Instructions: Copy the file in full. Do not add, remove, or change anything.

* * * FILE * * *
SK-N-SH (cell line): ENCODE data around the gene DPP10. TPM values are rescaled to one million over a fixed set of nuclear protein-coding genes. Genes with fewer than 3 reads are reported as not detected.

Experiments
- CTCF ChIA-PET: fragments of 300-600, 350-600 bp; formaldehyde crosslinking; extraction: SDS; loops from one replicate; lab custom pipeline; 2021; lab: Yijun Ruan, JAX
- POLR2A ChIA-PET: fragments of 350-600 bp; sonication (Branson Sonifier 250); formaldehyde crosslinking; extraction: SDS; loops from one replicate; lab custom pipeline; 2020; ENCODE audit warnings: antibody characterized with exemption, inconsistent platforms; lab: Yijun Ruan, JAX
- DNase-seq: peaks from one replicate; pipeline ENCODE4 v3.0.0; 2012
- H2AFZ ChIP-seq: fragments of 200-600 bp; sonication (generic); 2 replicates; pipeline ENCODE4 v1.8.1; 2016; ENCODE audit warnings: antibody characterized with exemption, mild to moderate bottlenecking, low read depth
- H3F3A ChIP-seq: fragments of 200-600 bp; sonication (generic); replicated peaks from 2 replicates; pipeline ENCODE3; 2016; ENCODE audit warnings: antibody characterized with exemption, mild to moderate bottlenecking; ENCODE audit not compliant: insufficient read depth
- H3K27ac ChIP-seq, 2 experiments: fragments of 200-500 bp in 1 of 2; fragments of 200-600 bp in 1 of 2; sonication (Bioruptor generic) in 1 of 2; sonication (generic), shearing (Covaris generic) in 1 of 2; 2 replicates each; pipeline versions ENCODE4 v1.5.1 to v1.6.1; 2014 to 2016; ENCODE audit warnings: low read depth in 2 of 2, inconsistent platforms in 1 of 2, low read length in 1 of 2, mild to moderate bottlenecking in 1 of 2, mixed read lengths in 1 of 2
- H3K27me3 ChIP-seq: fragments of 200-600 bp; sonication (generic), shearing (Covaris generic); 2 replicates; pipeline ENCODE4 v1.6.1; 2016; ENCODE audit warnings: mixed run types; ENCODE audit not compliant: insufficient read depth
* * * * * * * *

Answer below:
SK-N-SH (cell line): ENCODE data around the gene DPP10. TPM values are rescaled to one million over a fixed set of nuclear protein-coding genes. Genes with fewer than 3 reads are reported as not detected.

Experiments
- CTCF ChIA-PET: fragments of 300-600, 350-600 bp; formaldehyde crosslinking; extraction: SDS; loops from one replicate; lab custom pipeline; 2021; lab: Yijun Ruan, JAX
- POLR2A ChIA-PET: fragments of 350-600 bp; sonication (Branson Sonifier 250); formaldehyde crosslinking; extraction: SDS; loops from one replicate; lab custom pipeline; 2020; ENCODE audit warnings: antibody characterized with exemption, inconsistent platforms; lab: Yijun Ruan, JAX
- DNase-seq: peaks from one replicate; pipeline ENCODE4 v3.0.0; 2012
- H2AFZ ChIP-seq: fragments of 200-600 bp; sonication (generic); 2 replicates; pipeline ENCODE4 v1.8.1; 2016; ENCODE audit warnings: antibody characterized with exemption, mild to moderate bottlenecking, low read depth
- H3F3A ChIP-seq: fragments of 200-600 bp; sonication (generic); replicated peaks from 2 replicates; pipeline ENCODE3; 2016; ENCODE audit warnings: antibody characterized with exemption, mild to moderate bottlenecking; ENCODE audit not compliant: insufficient read depth
- H3K27ac ChIP-seq, 2 experiments: fragments of 200-500 bp in 1 of 2; fragments of 200-600 bp in 1 of 2; sonication (Bioruptor generic) in 1 of 2; sonication (generic), shearing (Covaris generic) in 1 of 2; 2 replicates each; pipeline versions ENCODE4 v1.5.1 to v1.6.1; 2014 to 2016; ENCODE audit warnings: low read depth in 2 of 2, inconsistent platforms in 1 of 2, low read length in 1 of 2, mild to moderate bottlenecking in 1 of 2, mixed read lengths in 1 of 2
- H3K27me3 ChIP-seq: fragments of 200-600 bp; sonication (generic), shearing (Covaris generic); 2 replicates; pipeline ENCODE4 v1.6.1; 2016; ENCODE audit warnings: mixed run types; ENCODE audit not compliant: insufficient read depth